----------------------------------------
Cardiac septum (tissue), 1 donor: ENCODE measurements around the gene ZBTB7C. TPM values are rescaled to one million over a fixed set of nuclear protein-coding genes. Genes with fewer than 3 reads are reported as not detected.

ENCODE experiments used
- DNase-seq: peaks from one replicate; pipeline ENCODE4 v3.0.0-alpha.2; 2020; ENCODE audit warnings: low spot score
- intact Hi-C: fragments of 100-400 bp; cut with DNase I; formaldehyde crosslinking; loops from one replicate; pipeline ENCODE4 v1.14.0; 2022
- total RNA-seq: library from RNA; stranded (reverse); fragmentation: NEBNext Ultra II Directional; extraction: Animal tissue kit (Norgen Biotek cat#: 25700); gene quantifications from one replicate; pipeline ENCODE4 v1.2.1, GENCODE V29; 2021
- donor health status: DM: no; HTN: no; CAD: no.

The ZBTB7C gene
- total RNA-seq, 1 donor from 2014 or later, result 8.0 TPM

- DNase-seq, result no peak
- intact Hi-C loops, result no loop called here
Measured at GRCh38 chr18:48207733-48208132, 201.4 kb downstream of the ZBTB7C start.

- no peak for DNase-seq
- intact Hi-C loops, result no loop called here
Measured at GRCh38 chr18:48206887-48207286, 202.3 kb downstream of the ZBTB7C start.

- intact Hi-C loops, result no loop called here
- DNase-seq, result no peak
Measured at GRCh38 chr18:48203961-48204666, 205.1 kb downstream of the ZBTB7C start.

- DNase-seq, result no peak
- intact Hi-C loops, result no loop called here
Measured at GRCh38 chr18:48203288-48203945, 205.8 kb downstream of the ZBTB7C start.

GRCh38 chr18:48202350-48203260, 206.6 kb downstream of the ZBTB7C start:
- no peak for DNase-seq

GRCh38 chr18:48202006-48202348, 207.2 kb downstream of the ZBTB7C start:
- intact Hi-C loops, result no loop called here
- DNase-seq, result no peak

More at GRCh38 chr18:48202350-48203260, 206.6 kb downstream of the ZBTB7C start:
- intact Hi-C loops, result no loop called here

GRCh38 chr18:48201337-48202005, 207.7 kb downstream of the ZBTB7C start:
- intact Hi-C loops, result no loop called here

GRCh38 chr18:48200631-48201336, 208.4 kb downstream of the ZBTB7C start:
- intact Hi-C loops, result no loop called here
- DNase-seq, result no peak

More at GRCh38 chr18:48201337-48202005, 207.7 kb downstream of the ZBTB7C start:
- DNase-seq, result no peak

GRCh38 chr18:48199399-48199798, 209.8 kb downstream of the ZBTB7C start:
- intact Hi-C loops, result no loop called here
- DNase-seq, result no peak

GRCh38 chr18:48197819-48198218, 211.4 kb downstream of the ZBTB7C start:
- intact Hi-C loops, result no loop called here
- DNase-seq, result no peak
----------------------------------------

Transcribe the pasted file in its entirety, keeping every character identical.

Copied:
Cardiac septum (tissue), 1 donor: ENCODE measurements around the gene ZBTB7C. TPM values are rescaled to one million over a fixed set of nuclear protein-coding genes. Genes with fewer than 3 reads are reported as not detected.

ENCODE experiments used
- DNase-seq: peaks from one replicate; pipeline ENCODE4 v3.0.0-alpha.2; 2020; ENCODE audit warnings: low spot score
- intact Hi-C: fragments of 100-400 bp; cut with DNase I; formaldehyde crosslinking; loops from one replicate; pipeline ENCODE4 v1.14.0; 2022
- total RNA-seq: library from RNA; stranded (reverse); fragmentation: NEBNext Ultra II Directional; extraction: Animal tissue kit (Norgen Biotek cat#: 25700); gene quantifications from one replicate; pipeline ENCODE4 v1.2.1, GENCODE V29; 2021
- donor health status: DM: no; HTN: no; CAD: no.

The ZBTB7C gene
- total RNA-seq, 1 donor from 2014 or later, result 8.0 TPM

- DNase-seq, result no peak
- intact Hi-C loops, result no loop called here
Measured at GRCh38 chr18:48207733-48208132, 201.4 kb downstream of the ZBTB7C start.

- no peak for DNase-seq
- intact Hi-C loops, result no loop called here
Measured at GRCh38 chr18:48206887-48207286, 202.3 kb downstream of the ZBTB7C start.

- intact Hi-C loops, result no loop called here
- DNase-seq, result no peak
Measured at GRCh38 chr18:48203961-48204666, 205.1 kb downstream of the ZBTB7C start.

- DNase-seq, result no peak
- intact Hi-C loops, result no loop called here
Measured at GRCh38 chr18:48203288-48203945, 205.8 kb downstream of the ZBTB7C start.

GRCh38 chr18:48202350-48203260, 206.6 kb downstream of the ZBTB7C start:
- no peak for DNase-seq

GRCh38 chr18:48202006-48202348, 207.2 kb downstream of the ZBTB7C start:
- intact Hi-C loops, result no loop called here
- DNase-seq, result no peak

More at GRCh38 chr18:48202350-48203260, 206.6 kb downstream of the ZBTB7C start:
- intact Hi-C loops, result no loop called here

GRCh38 chr18:48201337-48202005, 207.7 kb downstream of the ZBTB7C start:
- intact Hi-C loops, result no loop called here

GRCh38 chr18:48200631-48201336, 208.4 kb downstream of the ZBTB7C start:
- intact Hi-C loops, result no loop called here
- DNase-seq, result no peak

More at GRCh38 chr18:48201337-48202005, 207.7 kb downstream of the ZBTB7C start:
- DNase-seq, result no peak

GRCh38 chr18:48199399-48199798, 209.8 kb downstream of the ZBTB7C start:
- intact Hi-C loops, result no loop called here
- DNase-seq, result no peak

GRCh38 chr18:48197819-48198218, 211.4 kb downstream of the ZBTB7C start:
- intact Hi-C loops, result no loop called here
- DNase-seq, result no peak